Sunday, December 03, 2006

?tnereffid taht ti sI/Is it that different?

December 3rd is the International Day of Disabled Persons. Aside from this one day devoted to our fellow citizens with some disability, the United Nations has passed two important documents: the World Programme Action Concerning Disabled Persons (1982) and the Standard Rules on the Equalization of Opportunities for Persons with Disabilities (1993).

But need we be reminded of the fact that all people are equal and deserve the same amount of dignity, respect and opportunities for prosperity?

It appears that we do. The World Health Organization's press release informs of a dismal reality: of the 500 million of people living with some disability, 80% live in developing countries and only 1-2% have access to rehabilitation services. Some 30% of the 104 countries that bothered to respond (there are close 200 countries in our world) said they have no provisions for the rehabilitation of the disabled. Only three countries involve disabled peoples' organization in the planning and evaluation of health services.

But statistics is only one side of the coin. There is another, a sadder one: Discrimination. Our inability as society to (fully) engage the disabled members is a testimony of our outter failure. But matters can go worse. We build barriers, both physical (lack of facilities and equipment) and social (unemployment- 70% in the US, a country that is well ahead in bridging the gap); we discriminate against verbally- or even without using words.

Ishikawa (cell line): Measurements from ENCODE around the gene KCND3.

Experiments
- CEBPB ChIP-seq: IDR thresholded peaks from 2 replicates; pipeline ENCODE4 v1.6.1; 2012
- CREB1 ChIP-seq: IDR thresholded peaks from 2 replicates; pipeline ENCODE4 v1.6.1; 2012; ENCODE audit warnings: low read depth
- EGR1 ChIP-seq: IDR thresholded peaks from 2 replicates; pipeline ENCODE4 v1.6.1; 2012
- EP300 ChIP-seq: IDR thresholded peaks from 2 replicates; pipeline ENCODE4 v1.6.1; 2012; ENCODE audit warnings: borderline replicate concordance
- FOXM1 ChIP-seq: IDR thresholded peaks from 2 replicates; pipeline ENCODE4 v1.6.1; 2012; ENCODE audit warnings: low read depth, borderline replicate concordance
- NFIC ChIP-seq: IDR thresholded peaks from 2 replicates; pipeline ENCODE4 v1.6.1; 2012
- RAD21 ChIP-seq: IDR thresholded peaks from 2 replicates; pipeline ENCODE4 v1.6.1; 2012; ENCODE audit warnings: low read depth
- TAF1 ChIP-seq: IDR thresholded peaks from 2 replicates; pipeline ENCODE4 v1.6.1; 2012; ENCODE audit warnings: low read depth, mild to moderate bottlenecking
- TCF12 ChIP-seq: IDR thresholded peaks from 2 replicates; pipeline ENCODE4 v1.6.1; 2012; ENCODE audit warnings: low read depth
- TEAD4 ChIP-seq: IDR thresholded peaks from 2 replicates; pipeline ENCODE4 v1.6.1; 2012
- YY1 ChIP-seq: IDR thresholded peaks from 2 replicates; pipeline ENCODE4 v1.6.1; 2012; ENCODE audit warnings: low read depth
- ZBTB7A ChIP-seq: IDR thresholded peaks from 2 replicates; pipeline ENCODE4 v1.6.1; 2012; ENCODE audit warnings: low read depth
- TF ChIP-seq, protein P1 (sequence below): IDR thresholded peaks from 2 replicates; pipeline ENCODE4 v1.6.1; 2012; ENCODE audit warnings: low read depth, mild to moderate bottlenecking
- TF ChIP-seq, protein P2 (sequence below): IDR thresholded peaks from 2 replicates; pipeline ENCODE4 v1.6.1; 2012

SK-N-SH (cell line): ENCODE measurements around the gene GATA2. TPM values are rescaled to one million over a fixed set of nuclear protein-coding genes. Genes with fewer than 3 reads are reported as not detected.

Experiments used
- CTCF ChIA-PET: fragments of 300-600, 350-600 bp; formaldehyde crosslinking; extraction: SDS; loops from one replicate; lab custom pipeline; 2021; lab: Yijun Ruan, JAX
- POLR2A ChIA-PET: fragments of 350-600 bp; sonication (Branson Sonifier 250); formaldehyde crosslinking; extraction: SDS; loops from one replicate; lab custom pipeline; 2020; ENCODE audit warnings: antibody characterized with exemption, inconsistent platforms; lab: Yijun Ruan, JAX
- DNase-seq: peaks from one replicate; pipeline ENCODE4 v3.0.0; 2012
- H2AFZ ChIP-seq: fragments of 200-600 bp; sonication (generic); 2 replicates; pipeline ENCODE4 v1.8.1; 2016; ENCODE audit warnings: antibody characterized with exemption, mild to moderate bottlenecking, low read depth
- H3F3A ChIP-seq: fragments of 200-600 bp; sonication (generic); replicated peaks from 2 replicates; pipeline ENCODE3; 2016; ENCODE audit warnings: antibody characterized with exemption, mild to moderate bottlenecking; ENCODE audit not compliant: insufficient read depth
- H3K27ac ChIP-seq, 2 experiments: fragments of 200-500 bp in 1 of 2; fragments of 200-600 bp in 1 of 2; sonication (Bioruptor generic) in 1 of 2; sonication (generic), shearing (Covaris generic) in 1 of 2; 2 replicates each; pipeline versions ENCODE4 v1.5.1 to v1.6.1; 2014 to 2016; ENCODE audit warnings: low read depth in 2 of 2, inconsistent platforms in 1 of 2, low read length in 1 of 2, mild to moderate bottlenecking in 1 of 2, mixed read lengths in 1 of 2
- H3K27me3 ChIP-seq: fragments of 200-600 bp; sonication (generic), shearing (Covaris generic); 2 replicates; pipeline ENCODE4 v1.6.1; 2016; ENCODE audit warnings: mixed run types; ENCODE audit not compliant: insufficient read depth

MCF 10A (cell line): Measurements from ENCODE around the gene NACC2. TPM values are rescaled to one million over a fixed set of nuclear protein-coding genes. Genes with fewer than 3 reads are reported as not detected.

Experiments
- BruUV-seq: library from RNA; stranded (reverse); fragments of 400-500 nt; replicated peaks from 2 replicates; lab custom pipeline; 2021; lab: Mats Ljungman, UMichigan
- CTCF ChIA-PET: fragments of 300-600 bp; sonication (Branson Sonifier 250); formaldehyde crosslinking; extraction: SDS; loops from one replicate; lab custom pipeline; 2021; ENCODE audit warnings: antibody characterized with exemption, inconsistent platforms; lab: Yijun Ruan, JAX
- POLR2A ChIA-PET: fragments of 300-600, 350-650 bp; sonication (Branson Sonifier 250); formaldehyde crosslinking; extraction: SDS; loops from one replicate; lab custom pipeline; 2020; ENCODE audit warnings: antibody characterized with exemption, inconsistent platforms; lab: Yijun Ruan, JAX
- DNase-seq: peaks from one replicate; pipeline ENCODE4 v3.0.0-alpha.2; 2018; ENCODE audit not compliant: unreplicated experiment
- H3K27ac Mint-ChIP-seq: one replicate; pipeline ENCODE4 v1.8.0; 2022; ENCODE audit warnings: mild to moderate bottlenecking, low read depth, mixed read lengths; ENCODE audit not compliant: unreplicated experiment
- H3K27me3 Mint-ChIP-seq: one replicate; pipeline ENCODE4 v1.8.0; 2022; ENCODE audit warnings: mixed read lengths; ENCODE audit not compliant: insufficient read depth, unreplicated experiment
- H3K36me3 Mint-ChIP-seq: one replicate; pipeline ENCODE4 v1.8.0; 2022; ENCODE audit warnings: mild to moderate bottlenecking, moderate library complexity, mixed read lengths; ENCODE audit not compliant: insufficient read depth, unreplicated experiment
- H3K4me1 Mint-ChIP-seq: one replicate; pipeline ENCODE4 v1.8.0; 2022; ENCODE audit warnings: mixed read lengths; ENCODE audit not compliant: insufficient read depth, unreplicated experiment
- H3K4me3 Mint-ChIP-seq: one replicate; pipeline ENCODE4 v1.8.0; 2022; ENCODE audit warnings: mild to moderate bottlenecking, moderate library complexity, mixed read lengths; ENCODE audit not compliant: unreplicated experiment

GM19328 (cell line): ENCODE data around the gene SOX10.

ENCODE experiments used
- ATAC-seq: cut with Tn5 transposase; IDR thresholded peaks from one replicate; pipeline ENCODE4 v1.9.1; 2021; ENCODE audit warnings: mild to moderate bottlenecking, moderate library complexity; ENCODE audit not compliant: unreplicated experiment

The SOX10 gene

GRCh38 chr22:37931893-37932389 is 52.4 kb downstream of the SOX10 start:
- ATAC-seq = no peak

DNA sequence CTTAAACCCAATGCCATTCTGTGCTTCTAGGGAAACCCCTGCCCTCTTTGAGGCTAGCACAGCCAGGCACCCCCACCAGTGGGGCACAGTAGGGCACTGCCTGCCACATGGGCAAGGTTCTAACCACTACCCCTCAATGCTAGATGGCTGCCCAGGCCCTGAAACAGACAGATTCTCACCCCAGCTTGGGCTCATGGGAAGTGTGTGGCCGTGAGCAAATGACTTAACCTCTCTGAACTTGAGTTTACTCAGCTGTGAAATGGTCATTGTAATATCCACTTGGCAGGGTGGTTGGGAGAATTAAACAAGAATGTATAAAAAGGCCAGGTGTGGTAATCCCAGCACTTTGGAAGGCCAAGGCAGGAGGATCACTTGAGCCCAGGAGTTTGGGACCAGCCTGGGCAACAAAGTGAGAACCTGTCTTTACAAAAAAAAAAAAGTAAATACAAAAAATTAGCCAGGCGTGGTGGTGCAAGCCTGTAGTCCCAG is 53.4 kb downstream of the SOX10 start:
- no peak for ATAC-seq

I don't think there is much more to be added here. Just let us all take a moment to briefly imagine how different our lives would be if, say, we could not walk? could not hear? could not see?

With this principle in mind, but with the goal of increasing awareness on the unique abilities of the disabled, the Foundation for the Hellenic World (Ίδρυμα Μείζονος Ελληνισμού) a not-for-profit cultural institution based in Athens, Greece organized a day of activities for the little ones, titled "Different skills, different friends" ("Με άλλες ικανότητες, με άλλες δυνατότητες.. οι φίλοι μου") which aimed at showing the unique ways children with disabilities perceive the world. What an excellent initiative!

Finally, I have been told that the newly released movie "Happy Feet" (the story of a penguin that is different in that it "taps" his feet unlike the rest of penguins and fights in order to become accepted in the society of 'mainstream' penguins) is also a strong criticism against discrimination.. may the powers of Warner Bros and the cute penguins help us become better persons..!


World Health Organization Press Release
Foundation for the Hellenic World
The movie: Happy Feet!

1 comment:

Pixie said...

Continuing our discussion;its apparent how we keep on discriminating against disable people.We have changed our vocabulary to be less offensive but we have not changed the ways that we treat them.We have created as you said many barriers, the physical ones make their everyday life unbearable and the social barriers refer to the lack of support, the lack of benefits and the less opportunities that societies offer.I really could not imagine how it is to suffer from a disability, it must be emotionally unbearable.Imagine then not only to have to cope with your disability but also to have to cope with constant obstacles in your every day life!

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